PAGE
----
To ethically shoot ballistics at a sea lion scientists had to first trial the method on dead animals.
Modern techniques mean genetic information can be sourced from hair samples so sticky hair-pulling darts are now used to gather DNA in the wild.
From such samples, scientists can explore a species' population, genetic health and variability, its mating system and whether or not a particular gene causes infertility.
But as it becomes increasingly possible, ethical decisions must be made about whether extinct species should be brought back to life or if scientists should selectively breed or modify the genetic make-up of animals to save them.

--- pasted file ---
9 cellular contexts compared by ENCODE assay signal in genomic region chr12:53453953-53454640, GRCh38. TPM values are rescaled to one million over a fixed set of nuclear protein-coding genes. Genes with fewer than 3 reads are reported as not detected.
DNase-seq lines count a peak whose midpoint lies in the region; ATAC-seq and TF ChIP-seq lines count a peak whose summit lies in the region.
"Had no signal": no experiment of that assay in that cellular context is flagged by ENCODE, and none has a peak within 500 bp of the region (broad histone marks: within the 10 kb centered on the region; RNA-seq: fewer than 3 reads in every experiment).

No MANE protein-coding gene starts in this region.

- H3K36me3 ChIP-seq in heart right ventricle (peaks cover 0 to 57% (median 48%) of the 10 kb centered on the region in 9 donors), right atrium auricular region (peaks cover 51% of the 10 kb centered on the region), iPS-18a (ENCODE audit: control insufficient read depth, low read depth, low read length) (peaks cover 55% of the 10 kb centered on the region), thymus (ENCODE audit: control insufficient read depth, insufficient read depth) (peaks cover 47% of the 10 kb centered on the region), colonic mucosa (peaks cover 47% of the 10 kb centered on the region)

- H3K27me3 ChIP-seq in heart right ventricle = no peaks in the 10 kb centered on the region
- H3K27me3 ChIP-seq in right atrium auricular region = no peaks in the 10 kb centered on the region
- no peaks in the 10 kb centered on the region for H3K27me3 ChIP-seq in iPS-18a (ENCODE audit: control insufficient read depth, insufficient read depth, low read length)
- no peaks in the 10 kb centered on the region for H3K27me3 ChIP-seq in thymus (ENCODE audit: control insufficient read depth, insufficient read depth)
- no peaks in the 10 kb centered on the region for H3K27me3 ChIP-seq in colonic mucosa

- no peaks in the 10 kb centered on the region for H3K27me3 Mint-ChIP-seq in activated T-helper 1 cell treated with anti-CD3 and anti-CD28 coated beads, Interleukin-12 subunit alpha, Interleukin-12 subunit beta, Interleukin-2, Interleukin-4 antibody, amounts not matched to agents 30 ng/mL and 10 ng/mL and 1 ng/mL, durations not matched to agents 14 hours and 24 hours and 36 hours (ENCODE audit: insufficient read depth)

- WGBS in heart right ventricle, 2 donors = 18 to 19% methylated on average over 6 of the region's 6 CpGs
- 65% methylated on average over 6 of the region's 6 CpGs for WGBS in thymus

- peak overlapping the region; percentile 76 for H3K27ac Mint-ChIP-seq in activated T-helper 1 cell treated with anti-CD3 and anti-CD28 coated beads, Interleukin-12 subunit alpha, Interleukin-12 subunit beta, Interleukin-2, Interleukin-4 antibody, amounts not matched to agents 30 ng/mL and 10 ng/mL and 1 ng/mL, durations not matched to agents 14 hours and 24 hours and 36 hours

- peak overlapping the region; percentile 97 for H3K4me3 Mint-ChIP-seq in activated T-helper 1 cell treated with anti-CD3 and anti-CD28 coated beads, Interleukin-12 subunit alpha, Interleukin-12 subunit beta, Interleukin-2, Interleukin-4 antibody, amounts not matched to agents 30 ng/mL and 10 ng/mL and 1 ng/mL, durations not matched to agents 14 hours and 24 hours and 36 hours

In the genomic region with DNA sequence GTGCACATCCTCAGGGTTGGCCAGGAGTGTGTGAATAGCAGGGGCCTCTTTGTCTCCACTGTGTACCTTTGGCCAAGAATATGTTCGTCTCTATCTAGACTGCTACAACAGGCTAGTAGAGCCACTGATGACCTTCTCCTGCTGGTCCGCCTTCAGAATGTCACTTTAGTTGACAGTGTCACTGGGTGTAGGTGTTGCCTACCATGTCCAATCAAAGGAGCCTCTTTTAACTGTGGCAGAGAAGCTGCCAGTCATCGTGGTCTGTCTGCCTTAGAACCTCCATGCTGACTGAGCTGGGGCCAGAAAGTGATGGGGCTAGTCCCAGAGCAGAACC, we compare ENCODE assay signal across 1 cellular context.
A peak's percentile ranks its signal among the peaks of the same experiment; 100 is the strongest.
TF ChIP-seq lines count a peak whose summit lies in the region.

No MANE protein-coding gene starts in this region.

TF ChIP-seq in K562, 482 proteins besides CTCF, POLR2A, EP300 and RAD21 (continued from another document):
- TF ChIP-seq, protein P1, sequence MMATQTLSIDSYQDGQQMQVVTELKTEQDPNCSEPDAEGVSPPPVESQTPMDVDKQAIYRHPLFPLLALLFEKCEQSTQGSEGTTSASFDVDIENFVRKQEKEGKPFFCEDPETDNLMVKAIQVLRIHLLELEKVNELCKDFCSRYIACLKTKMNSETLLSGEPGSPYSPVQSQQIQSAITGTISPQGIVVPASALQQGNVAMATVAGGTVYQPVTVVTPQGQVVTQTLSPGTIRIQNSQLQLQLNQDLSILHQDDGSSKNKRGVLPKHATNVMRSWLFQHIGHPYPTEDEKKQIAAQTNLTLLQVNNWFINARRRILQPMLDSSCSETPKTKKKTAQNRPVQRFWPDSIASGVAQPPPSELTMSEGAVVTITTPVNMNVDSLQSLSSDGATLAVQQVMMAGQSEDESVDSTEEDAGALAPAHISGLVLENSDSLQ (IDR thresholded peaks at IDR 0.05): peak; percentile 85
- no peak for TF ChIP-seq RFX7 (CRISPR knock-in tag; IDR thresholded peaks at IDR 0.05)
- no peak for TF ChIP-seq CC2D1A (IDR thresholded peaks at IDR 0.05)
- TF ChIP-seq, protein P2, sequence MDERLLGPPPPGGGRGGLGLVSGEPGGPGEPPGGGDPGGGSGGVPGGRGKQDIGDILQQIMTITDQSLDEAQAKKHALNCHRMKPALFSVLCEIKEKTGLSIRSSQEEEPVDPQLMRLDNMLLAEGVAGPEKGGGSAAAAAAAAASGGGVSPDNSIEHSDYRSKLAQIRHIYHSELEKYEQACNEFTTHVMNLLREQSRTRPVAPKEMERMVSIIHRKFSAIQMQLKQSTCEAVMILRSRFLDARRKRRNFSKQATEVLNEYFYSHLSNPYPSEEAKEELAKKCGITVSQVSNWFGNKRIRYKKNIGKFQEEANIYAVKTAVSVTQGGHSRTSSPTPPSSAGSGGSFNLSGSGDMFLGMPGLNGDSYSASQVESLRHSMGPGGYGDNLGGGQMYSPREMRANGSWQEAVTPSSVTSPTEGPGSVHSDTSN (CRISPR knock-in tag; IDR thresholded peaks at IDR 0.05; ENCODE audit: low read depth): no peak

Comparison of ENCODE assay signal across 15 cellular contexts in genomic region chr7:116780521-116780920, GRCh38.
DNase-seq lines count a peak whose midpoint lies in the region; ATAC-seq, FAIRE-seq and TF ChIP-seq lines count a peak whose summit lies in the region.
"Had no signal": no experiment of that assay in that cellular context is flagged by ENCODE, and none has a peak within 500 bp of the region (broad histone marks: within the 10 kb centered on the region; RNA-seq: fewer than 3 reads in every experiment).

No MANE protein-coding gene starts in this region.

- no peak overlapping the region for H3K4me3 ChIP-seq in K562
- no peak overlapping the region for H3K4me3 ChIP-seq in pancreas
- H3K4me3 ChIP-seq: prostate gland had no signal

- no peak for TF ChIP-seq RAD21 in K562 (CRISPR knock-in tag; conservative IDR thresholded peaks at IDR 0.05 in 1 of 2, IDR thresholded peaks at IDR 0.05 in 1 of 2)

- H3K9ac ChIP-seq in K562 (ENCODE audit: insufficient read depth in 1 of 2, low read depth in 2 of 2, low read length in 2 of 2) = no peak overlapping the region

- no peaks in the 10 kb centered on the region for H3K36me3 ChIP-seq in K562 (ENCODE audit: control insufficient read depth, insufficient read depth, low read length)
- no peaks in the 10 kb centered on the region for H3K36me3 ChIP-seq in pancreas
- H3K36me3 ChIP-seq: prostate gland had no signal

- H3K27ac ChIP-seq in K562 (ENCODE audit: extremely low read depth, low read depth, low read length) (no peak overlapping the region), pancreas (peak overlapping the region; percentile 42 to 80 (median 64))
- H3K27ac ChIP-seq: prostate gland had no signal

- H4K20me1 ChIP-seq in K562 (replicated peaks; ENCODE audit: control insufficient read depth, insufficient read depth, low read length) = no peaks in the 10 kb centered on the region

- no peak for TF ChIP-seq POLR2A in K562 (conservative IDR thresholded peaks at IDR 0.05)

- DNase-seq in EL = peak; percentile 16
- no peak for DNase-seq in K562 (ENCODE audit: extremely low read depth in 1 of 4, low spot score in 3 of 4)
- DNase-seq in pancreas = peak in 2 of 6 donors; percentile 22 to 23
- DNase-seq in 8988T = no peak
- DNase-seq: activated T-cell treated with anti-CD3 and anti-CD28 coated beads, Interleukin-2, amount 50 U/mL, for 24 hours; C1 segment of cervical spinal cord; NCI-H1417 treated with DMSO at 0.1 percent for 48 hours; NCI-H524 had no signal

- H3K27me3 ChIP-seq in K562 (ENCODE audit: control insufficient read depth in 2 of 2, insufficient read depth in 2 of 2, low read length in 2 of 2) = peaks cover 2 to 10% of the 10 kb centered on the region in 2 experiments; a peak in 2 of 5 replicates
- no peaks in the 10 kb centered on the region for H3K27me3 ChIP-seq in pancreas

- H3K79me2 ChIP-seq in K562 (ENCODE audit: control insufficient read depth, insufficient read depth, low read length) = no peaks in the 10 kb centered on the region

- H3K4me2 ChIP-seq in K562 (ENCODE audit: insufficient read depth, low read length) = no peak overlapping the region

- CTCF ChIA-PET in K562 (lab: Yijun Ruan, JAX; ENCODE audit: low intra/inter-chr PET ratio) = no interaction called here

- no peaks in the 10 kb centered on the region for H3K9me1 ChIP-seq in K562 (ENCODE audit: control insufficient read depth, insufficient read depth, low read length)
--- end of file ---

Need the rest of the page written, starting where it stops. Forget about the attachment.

So if you modify the Panda genome to save it and in doing so make it red and hairless, have you rescued Pandas or created something new?
BBC4 science presenter and geneticist Dr Adam Rutherford discusses conservation genomics with researchers in Dunedin.
Dr Catherine Collins: Department of Anatomy, University of Otago.
Professor Neil Gemmell: Department of Anatomy and The Gemmell Lab, University of Otago
Dr Michael Knapp: Department of Anatomy, University of Otago.
This audio was recorded at the St David Lecture Theatre, Dunedin on 17 March 2016.